Thus Eusebius says of the writings of Hegesippus the Nazarene (c. 180 CE):
And he wrote of many other matters, …. And he quotes
some passages from The Gospel according to the Hebrews
and from “The Syriac”, and some particulars from the Hebrew
tongue, showing that he was a convert from the Hebrews,
and he mentions other matters as taken from the oral tradition
of the Jews.
(Eusebius; Eccl. Hist. 4:22)
Nazarenes as Essenes
Now while Nazarene Judaism has roots in Pharisaic Judaism, it should also be note that we have deep roots in Essene Judaism as well. The evidence would indicate that Yochanan the immerser (“John the Baptist”) and his community had come from an Essene background (3). The ancient Nazarenes had many qualities in common with the ancient Essenes. Both groups also referred to themselves using the euphemisms “the Way” and “the Sons of Light.” (4). And when Yeshua was questioned by Pharisees about his smikah (authority), he seemed to point to Yochanan as the source of his earthly smikah. (4). Thus while we as Nazarene Jews may point to our roots in the Pharisaic school of Hillel, we may also point to our roots in Essene Judaism as well.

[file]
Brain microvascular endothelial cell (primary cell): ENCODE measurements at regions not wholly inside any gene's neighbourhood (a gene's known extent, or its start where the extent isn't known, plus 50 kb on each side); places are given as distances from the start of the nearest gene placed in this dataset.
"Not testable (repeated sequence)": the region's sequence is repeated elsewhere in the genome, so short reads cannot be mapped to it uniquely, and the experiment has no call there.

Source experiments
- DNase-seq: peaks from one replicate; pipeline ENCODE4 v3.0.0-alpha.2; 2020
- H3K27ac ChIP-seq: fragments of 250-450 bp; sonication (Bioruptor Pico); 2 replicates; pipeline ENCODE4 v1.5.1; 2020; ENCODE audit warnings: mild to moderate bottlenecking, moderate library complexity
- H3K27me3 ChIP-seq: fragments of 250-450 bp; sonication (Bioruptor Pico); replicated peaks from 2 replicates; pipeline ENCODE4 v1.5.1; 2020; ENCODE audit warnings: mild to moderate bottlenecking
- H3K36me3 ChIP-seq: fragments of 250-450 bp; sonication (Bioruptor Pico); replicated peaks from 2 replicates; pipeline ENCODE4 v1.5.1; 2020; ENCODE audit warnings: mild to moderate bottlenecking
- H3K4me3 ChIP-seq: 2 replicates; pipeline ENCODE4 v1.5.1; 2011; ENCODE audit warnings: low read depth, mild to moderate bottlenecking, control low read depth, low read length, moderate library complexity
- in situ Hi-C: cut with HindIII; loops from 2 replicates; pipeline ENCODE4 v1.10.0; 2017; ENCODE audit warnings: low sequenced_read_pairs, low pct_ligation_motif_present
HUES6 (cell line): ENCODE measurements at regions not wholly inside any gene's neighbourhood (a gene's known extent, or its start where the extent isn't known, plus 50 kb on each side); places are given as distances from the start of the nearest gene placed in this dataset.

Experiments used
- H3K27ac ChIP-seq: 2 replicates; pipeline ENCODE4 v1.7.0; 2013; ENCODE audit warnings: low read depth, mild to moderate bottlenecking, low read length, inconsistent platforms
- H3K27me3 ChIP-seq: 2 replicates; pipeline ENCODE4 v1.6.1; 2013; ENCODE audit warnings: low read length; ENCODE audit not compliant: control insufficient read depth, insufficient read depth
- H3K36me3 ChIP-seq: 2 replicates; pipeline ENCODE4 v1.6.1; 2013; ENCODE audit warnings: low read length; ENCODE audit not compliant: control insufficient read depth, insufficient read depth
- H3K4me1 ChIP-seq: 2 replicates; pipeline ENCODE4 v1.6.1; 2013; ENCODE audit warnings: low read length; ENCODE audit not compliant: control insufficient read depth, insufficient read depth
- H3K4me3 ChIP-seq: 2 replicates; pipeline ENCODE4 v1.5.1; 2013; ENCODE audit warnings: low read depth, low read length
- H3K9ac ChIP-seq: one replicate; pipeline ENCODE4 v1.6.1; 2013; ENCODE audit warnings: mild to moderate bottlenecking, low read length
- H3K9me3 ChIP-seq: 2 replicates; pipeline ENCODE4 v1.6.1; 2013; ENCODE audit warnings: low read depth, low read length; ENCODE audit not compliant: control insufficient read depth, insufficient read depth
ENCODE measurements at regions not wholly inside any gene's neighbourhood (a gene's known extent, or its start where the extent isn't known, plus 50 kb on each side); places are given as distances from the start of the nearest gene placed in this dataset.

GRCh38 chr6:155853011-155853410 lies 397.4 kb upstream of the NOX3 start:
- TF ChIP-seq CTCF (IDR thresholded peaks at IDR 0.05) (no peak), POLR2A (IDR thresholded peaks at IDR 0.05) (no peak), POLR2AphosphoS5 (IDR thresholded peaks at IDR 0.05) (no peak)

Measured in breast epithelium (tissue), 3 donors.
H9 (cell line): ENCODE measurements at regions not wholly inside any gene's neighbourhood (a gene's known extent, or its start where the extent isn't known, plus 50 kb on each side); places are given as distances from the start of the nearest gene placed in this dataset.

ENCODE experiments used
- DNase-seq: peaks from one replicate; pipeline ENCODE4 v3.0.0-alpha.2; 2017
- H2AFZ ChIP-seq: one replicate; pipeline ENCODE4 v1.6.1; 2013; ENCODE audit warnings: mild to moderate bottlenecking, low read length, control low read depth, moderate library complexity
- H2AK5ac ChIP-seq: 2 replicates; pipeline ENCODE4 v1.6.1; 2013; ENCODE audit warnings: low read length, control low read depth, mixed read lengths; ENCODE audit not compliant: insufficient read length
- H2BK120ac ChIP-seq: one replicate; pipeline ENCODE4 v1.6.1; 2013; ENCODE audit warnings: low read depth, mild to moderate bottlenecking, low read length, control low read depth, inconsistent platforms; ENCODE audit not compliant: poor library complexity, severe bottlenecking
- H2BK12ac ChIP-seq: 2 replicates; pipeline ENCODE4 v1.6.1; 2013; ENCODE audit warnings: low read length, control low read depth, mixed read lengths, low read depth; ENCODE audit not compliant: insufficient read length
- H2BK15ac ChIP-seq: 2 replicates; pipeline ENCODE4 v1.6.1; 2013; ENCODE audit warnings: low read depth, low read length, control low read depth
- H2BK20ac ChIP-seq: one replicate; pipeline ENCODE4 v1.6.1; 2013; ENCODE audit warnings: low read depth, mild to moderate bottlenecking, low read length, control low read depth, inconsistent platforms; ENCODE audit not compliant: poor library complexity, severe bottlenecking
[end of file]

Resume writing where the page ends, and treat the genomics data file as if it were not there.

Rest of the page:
Origins of “Rabbinic Judaism”
After the destruction of the Temple Yochanan ben Zakkai, a Pharisaic Jew of the School of Hillel, obtained permission from Rome to establish a new Pharisaic Sanhedrin at Yavneh. It may be argued that this was the origin of the sect of Judaism we now call Rabbinic Judaism. This Rabbinic Judaism was refashioned to be a new kind of Judaism which would no longer be centered upon the Temple.